All of these findings, said Dr. Bilezikian, point to a pathogenetic process other than weight loss that promotes the deteriorating bone microarchitecture seen years after RYGB. “Loss of bone mass and skeletal deterioration after gastric bypass surgery cannot be explained by weight loss alone,” said Dr. Bilezikian.
Another recent study was able to follow a small cohort of patients for a full 5 years, using DXA, lumbar CT, and Hr-pQCT. Though weight loss stabilized after 2 years and 25-OH D and calcium levels were unchanged from presurgical baseline, bone density continued to drop, and bone microarchitecture further deteriorated, said Dr. Bilezikian (Greenblatt L et al. ASBMR 2017,).
Initially, post–bariatric surgery weight loss may induce bone changes because of skeletal unloading; further down the road, estrogen production by adipose tissue is decreased with ongoing fat loss, and sarcopenia may have an adverse effect on bone microarchitecture. Postsurgical malabsorption may also be an early mechanism of bone loss.
Other hormonal changes can include secondary hyperparathyroidism. Leptin, adiponectin, and peptide YY levels also may be altered.
Do these changes in BMD and bone architecture result in increased fracture risk? This question is difficult to answer, for the same reasons that other bariatric surgery research can be challenging, said Dr. Bilezikian. There is heterogeneity of procedures and supplement regimens, sample sizes can be small, follow-up times short, and adherence often is not tracked.
However, there are some clues that RYGB may be associated with an increased risk of all fractures and of fragility fractures, with appendicular fractures seen most frequently (). A larger study that tracked 12,676 patients receiving bariatric surgery, 38,028 patients with obesity, and 126,760 nonobese participants found that the bariatric patients had a 4.1% risk of fracture at 4 years post surgery, compared with 2.7% and 2.4% fracture rates in the participants with and without obesity, respectively ( ).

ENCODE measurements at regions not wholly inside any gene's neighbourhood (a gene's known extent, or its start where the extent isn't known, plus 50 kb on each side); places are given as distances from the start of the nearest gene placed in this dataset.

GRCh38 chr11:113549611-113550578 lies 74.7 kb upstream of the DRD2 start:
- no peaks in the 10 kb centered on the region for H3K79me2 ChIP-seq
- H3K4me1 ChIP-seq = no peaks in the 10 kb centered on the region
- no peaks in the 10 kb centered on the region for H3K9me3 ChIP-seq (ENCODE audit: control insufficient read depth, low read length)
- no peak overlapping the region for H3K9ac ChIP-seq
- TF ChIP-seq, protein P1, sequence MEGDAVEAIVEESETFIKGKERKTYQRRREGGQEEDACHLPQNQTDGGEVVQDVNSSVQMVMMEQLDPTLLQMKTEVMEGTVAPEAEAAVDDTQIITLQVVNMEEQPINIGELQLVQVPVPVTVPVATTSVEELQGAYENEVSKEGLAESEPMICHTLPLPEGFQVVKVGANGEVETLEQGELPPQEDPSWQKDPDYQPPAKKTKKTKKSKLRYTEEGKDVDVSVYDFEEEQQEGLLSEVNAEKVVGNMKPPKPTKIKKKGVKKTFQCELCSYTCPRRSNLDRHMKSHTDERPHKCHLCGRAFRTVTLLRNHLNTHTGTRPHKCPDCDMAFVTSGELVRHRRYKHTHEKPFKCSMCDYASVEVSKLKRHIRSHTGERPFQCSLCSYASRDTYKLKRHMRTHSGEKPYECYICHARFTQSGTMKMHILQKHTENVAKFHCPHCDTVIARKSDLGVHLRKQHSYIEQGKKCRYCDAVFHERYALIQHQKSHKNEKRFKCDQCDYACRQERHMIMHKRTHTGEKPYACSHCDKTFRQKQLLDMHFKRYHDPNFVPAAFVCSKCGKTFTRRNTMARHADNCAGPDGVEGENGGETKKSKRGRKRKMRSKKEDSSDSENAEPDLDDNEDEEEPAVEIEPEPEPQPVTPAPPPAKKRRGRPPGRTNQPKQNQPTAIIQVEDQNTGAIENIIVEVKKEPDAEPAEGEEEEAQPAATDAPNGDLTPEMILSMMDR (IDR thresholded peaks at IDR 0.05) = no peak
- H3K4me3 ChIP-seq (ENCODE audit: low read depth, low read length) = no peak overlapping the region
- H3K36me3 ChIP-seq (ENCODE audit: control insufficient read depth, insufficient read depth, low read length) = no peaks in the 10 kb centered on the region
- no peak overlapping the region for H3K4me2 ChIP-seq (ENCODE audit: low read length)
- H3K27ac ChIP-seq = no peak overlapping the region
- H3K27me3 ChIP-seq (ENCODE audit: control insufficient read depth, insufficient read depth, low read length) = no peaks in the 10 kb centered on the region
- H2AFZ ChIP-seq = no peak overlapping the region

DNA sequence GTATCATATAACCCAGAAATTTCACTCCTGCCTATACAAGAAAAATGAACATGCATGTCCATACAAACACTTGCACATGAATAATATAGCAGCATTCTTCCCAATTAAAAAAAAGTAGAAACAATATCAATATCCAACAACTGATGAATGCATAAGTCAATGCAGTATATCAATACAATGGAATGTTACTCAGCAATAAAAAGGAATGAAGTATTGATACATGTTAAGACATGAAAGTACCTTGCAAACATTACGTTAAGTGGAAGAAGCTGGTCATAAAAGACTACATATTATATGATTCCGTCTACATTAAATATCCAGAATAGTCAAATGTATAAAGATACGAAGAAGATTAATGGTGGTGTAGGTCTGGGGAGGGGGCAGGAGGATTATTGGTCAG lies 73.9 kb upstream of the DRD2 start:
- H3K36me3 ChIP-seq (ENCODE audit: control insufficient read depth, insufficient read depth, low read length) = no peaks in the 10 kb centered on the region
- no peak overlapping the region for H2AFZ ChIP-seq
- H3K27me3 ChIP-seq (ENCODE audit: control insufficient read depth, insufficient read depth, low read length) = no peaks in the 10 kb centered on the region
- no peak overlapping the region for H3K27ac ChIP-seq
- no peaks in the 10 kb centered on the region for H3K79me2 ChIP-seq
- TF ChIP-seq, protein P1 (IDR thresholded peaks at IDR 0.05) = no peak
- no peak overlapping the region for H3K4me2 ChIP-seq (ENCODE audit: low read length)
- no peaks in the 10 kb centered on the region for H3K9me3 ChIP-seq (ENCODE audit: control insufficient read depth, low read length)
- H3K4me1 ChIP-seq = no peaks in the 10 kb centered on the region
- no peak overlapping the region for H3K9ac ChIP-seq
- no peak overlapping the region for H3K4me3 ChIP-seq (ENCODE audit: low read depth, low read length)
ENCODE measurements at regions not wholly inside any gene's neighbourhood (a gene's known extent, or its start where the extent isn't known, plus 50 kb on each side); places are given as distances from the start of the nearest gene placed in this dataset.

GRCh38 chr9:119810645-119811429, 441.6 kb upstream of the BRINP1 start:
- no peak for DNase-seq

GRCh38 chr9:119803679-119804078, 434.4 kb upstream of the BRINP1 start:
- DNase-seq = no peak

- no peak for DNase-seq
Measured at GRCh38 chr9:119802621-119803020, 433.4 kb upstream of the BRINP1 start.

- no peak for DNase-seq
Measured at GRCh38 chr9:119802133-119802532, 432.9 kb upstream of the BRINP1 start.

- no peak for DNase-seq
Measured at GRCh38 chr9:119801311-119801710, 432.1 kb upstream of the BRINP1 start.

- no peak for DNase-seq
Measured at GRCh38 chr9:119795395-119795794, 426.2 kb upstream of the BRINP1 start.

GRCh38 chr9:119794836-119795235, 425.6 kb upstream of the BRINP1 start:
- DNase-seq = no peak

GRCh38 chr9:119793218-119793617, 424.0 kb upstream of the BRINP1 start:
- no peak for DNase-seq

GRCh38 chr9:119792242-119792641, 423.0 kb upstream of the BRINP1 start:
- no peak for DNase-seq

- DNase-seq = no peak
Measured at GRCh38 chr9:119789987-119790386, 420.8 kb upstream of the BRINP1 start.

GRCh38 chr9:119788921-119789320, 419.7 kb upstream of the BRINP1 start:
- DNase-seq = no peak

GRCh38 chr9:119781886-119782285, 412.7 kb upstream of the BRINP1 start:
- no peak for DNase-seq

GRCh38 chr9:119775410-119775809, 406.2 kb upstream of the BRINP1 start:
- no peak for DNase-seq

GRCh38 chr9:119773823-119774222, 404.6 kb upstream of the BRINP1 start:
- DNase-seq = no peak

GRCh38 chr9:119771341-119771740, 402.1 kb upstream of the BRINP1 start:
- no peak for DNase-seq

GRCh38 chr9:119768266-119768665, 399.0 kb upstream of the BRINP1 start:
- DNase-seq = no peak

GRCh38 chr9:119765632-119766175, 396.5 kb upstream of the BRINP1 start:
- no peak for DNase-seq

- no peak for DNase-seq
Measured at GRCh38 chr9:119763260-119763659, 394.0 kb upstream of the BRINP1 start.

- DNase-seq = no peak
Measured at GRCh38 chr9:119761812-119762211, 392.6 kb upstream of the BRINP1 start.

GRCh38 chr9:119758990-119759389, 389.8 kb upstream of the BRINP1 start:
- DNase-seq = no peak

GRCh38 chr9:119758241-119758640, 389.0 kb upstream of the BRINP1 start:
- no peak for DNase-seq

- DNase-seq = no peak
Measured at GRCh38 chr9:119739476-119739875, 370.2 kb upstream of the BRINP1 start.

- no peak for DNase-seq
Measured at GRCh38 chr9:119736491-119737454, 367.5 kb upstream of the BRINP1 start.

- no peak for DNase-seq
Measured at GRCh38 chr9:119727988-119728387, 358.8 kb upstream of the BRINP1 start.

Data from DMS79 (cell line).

Other retrospective studies have found “a time-dependent increase in nonvertebral fractures with Roux-en-Y gastric bypass compared to gastric banding,” said Dr. Bilezikian.
How can these risks be managed after gastric bypass surgery? “Strive for nutritional adequacy” as the first step, said Dr. Bilezikian, meaning that calcium and vitamin D should be prescribed – and adherence encouraged – as indicated. Levels of 25-OH D should be checked regularly, with supplementation managed to keep levels over 30 ng/mL, he said.
All patients should be encouraged to develop and maintain an appropriate exercise regimen, and BMD should be followed over time. Those caring for post–gastric bypass patients can still use a bisphosphonate or other bone-health medication, if indicated using standard parameters. However, “You probably shouldn’t use an oral bisphosphonate in this population,” said Dr. Bilezikian.
Dr. Bilezikian reported that he has consulting or advisory relationships with Amgen, Radius Pharmaceuticals, Shire Pharmaceuticals, and Ultragenyx, and serves on a data safety monitoring board for Regeneron.